Step 7:

FOR BUTTON AND ELASTIC CLOSURE (Skip to Step 8 if you've used the Strap/Snap Closure):

  • Yellow markings on photos below represent the elastic. Take your elastic and place it at the centre-top of one outer piece (or back outer piece if different from front, or if you have cut a specific placement). The elastic must be against the RIGHT side of the fabric. Allow the elastic to overhang approximately 1/4” above the raw edge. Baste in place.
  • Mark 1 ¾” down from the top-centre on the inside of one outer piece (whichever is the front if you’ve chosen a specific placement), cut a small scrap (a little under 1x1” is fine) of any fabric and place where you have marked, this will add stability to the fabric where the button will be sewn. Hand-sew a button to where you have marked through the outer piece (and scrap backing) only. Keep in mind this button will be a little strained from the elastic pulling to keep it closed so it must be attached very securely.

Step 8:

Place the lining pieces on top of the outer pieces, centred and right sides together. Clip or pin along the top edge (where the strap or elastic is placed for the back pieces, and the edge closest to the button or snap for the front pieces). Sew with a 1/4” seam allowance. I would also sew an extra line or two over the strap/elastic to give it a bit of reinforcement.

As mentioned earlier, your lining pieces may end up a bit touch smaller than your outer pieces once quilted. This is fine, as long as it's not the other way around and as long as the two lining pieces are the same, and the two outer pieces are the same.

Step 9:

Now you have two pieces. Open them and lay flat. I forgot this part on my own sleeve, but I highly recommend under-stitching the seam allowance to the lining pieces. This isn't crucial, but will make topstitching a little easier and neater. Place the two pieces, open flat, right sides together with lining against lining and outer against outer.

Clip or pin together all the way around leaving a 5” opening hole at the bottom of the lining pieces, a 3” hole will suffice if using a Poplin/Canvas outer. Sew with a 3/8” seam allowance starting and stopping at the turning hole.

Step 10:

Clip the corners, being careful not to clip your stitches. I also found it helpful to trim the seam allowance down to ¼” with pinking shears to reduce the bulk of the seams. You may use your rotary cutter or regular scissors for this step too. DO NOT TRIM YOUR TURNING HOLE. Keep this to a 3/8” allowance for when you close it up.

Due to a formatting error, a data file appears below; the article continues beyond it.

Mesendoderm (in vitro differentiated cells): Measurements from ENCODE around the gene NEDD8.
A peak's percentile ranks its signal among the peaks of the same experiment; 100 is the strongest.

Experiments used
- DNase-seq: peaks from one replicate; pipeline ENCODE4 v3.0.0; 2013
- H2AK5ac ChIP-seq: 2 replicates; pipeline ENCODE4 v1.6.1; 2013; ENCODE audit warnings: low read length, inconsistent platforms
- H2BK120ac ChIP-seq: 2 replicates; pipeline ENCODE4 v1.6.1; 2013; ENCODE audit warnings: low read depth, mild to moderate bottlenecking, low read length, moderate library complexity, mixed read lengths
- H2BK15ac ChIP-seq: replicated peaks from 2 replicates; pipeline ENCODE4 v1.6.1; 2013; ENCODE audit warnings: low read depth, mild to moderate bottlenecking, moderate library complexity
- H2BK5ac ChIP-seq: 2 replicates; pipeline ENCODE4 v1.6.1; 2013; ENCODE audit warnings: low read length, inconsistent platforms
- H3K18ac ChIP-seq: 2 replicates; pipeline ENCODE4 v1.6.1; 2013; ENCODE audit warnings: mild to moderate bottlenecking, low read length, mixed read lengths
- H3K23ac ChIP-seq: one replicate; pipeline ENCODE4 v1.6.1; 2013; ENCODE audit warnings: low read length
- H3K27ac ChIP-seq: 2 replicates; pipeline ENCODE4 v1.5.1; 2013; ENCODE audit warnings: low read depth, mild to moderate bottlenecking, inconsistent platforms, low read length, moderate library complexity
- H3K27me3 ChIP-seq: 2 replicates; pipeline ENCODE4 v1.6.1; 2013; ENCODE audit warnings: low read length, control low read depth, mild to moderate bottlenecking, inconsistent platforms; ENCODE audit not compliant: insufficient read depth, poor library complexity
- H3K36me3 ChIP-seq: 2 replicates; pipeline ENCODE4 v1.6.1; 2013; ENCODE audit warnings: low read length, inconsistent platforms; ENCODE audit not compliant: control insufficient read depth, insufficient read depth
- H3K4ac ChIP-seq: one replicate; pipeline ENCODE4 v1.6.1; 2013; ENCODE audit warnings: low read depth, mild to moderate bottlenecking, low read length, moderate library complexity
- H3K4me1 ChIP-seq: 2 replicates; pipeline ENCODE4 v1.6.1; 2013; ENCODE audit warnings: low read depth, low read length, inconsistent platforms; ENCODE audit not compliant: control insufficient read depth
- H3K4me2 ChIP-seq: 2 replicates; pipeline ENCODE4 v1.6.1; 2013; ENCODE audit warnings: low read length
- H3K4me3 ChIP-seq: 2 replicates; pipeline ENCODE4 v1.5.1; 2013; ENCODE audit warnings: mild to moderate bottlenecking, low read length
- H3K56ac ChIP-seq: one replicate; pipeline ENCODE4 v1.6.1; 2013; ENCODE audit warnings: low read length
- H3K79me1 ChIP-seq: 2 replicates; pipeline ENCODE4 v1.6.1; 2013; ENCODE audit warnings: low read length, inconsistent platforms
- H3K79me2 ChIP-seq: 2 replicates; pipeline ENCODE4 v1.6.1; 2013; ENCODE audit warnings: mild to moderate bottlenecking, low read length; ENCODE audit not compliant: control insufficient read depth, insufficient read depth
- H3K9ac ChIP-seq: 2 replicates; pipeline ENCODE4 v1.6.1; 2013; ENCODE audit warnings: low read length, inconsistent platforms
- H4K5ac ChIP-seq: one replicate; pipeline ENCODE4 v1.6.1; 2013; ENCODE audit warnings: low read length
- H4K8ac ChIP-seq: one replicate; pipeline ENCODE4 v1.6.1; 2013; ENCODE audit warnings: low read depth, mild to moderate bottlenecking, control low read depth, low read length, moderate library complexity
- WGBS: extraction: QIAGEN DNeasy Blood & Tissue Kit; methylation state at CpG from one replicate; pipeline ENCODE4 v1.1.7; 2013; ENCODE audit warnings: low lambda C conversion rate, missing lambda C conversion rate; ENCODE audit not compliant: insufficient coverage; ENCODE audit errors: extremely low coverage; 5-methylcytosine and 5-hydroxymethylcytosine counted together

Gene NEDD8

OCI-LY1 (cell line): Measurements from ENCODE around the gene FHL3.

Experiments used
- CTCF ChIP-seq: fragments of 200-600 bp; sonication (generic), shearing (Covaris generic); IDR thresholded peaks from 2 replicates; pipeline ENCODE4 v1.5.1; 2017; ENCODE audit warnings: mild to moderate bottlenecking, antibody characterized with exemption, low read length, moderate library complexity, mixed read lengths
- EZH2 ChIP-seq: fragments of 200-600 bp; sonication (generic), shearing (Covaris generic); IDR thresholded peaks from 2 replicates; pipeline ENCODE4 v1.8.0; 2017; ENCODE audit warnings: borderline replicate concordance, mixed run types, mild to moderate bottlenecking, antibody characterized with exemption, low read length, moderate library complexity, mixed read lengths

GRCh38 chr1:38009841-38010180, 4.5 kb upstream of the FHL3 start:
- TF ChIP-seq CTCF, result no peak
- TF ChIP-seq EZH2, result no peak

Step 11:

Turn the whole sleeve out via the 5” turning hole. The SL makes it a little tricky, so just be careful and take it slow. Gently push out all four corners using That Purple Thang (or Bodkin, or whichever tool you prefer to use).

Step 12:

Close up the turning hole by folding the seam allowance inwards and topstitching across (you may also hand sew using a ladder stitch if you prefer a more hidden seam.

Step 13:

Push the lining right down into the outer piece. Topstitch around the opening using a 1/2” - 3/4” seam allowance, I personally found the wider topstitching looked a lot nicer than the traditional narrower topstitching used on clothes. 

Note: Be sure to push your lining inward (so that the outer fabric sits higher above the seam) as you topstitch. This will ensure the lining doesn't roll and show on the outer side. It will also be a touch easier if you chose to understitch in Step 9. If you opted out of understitching, no fear! I didn't understitch at all and managed by using clips to hold it down, and sewing slowly and carefully, pushing the lining under as I sewed (see below).

Step 14:

For Strap & Snap closure (skip to Step 15 for Button & Loop): Fold the strap down to overlap the front snap. You want the stud snap on the strap to be around 3/4” from the folded edge of the strap but use the socket on the front piece as a guide. Use an awl to pierce your snap stud placement and your chosen method of application to apply the stud to the strap. Ensure the stud is facing the correct way to be attached to the socket once the strap is folded over to close the sleeve.

Step 15:

Pop a book in your sleeve and close it up! YAY! You’re finished!

Bonus Bookmark

Oh! If you’re wanting to make a super easy bookmark with the scraps, I just sewed two long rectangles the size of a standard bookmark (or whatever dimensions you’d like) with a 1/4" seam allowance, wrong sides together, and trimmed them down to 1/8” to tidy them up. Simple!


Cotton Woven Outer

Alternative instructions for a Cotton Woven outer (Poplin, Canvas, Twill)

  • What you need:
    • 1/2m of your chosen Cotton Woven will suffice for both inner and outer. Check cutting instructions for piece dimensions if hoping to use less.
    • You MUST use some form of fusible material for this option to stabilise the outer layers. Either use the fusible fleece OR use fusible interfacing if you’re opting for wadding/batting.
  • Cutting (only differs for strap closure option):
    • Strap cutting dimensions: 7” tall x 2” wide
    • Scrap piece to reinforce button placement. 1x2” will suffice.
  • Step 2: Place OUTER pieces roughly in the centre of the fusible fleece or interfacing and apply to WRONG side of fabric according to the manufacturer’s instructions. Proceed to Step 3 of main tutorial.
  • Step 4: With the quilted section on the outside, it is important for this option that the quilting is neat & tidy. You may even wish to sew along the bookshelves to complement the print or calculate a perfectly even grid yourself. Proceed to Step 5 of main tutorial.
  • Step 6: FOR STRAP & SNAP CLOSURE (Proceed to Step 7 of main tutorial for Button/Loop Closure):
    • Fold strap in half lengthwise with RIGHT sides together. Place your reinforcement piece along the folded short edge of the strap (either side is fine). Sew along LONG edges using a ¼” seam allowance being sure to catch your reinforcement piece too.
    • Turn and topstitch using a 1/8” seam allowance, leaving the raw short edge as is. Proceed to Step 6b of main tutorial and follow through.


Tutorial written by Keira Spencer